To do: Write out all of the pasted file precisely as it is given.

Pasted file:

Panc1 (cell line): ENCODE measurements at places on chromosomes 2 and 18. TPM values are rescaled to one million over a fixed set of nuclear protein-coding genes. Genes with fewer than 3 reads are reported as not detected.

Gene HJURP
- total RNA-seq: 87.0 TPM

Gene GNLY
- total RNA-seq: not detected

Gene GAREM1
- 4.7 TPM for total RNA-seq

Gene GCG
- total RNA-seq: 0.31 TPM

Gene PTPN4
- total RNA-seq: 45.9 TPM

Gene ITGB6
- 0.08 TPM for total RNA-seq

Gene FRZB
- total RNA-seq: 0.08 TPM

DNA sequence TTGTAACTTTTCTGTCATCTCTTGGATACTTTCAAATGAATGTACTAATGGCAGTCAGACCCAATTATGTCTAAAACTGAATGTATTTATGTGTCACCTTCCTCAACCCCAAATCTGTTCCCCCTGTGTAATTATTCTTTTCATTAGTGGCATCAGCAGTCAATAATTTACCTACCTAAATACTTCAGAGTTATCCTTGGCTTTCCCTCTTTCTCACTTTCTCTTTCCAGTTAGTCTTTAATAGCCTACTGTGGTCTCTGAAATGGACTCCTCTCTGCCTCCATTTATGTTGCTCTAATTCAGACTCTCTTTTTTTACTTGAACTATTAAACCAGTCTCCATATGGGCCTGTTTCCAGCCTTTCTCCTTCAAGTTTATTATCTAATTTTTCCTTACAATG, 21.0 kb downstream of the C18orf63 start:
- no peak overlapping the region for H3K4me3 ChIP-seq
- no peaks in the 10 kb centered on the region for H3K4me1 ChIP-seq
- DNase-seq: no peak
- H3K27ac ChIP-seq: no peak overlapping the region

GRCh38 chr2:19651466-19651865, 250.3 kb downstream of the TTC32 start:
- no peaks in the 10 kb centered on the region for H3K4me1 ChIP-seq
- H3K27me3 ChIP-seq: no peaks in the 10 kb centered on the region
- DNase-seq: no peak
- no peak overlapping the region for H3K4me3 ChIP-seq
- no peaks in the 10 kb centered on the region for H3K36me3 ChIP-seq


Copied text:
Panc1 (cell line): ENCODE measurements at places on chromosomes 2 and 18. TPM values are rescaled to one million over a fixed set of nuclear protein-coding genes. Genes with fewer than 3 reads are reported as not detected.

Gene HJURP
- total RNA-seq: 87.0 TPM

Gene GNLY
- total RNA-seq: not detected

Gene GAREM1
- 4.7 TPM for total RNA-seq

Gene GCG
- total RNA-seq: 0.31 TPM

Gene PTPN4
- total RNA-seq: 45.9 TPM

Gene ITGB6
- 0.08 TPM for total RNA-seq

Gene FRZB
- total RNA-seq: 0.08 TPM

DNA sequence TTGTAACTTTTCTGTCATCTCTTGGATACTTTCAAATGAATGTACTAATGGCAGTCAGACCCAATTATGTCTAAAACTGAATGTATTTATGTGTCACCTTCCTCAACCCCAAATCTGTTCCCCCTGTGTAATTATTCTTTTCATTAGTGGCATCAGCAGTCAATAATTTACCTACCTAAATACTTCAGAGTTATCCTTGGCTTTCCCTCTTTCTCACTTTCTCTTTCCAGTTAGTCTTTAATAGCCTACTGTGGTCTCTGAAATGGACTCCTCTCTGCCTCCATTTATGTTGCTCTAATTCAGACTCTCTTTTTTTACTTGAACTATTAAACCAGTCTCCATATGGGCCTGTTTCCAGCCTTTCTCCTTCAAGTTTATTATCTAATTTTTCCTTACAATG, 21.0 kb downstream of the C18orf63 start:
- no peak overlapping the region for H3K4me3 ChIP-seq
- no peaks in the 10 kb centered on the region for H3K4me1 ChIP-seq
- DNase-seq: no peak
- H3K27ac ChIP-seq: no peak overlapping the region

GRCh38 chr2:19651466-19651865, 250.3 kb downstream of the TTC32 start:
- no peaks in the 10 kb centered on the region for H3K4me1 ChIP-seq
- H3K27me3 ChIP-seq: no peaks in the 10 kb centered on the region
- DNase-seq: no peak
- no peak overlapping the region for H3K4me3 ChIP-seq
- no peaks in the 10 kb centered on the region for H3K36me3 ChIP-seq